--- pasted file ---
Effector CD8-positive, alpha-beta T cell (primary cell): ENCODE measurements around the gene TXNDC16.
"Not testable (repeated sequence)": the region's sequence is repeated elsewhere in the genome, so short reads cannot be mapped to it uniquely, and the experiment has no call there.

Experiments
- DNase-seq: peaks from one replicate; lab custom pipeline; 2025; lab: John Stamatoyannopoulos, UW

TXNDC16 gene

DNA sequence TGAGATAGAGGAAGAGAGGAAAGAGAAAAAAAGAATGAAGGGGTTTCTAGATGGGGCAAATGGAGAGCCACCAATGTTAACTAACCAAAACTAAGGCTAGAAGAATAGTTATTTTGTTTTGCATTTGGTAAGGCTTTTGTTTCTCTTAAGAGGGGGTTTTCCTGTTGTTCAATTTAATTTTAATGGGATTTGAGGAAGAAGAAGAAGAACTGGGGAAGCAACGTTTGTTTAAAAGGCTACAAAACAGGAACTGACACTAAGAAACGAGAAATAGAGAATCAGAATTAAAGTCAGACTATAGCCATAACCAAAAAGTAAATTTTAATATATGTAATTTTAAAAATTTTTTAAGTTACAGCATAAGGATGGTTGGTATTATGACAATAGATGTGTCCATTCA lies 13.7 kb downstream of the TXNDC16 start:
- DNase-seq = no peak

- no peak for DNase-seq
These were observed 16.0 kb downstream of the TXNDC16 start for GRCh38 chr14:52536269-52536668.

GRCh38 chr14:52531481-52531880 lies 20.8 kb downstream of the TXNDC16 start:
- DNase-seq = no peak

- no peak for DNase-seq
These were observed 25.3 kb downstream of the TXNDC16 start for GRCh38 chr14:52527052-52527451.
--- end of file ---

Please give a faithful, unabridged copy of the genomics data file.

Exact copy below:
Effector CD8-positive, alpha-beta T cell (primary cell): ENCODE measurements around the gene TXNDC16.
"Not testable (repeated sequence)": the region's sequence is repeated elsewhere in the genome, so short reads cannot be mapped to it uniquely, and the experiment has no call there.

Experiments
- DNase-seq: peaks from one replicate; lab custom pipeline; 2025; lab: John Stamatoyannopoulos, UW

TXNDC16 gene

DNA sequence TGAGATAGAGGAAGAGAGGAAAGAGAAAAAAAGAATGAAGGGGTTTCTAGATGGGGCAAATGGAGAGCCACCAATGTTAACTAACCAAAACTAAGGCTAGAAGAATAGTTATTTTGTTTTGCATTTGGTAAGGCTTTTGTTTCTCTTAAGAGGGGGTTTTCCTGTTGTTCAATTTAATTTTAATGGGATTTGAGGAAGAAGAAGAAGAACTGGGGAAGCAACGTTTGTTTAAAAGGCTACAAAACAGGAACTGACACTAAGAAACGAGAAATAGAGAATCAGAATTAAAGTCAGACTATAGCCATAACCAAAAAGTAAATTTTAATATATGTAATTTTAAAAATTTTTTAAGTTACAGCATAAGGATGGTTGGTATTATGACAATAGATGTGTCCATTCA lies 13.7 kb downstream of the TXNDC16 start:
- DNase-seq = no peak

- no peak for DNase-seq
These were observed 16.0 kb downstream of the TXNDC16 start for GRCh38 chr14:52536269-52536668.

GRCh38 chr14:52531481-52531880 lies 20.8 kb downstream of the TXNDC16 start:
- DNase-seq = no peak

- no peak for DNase-seq
These were observed 25.3 kb downstream of the TXNDC16 start for GRCh38 chr14:52527052-52527451.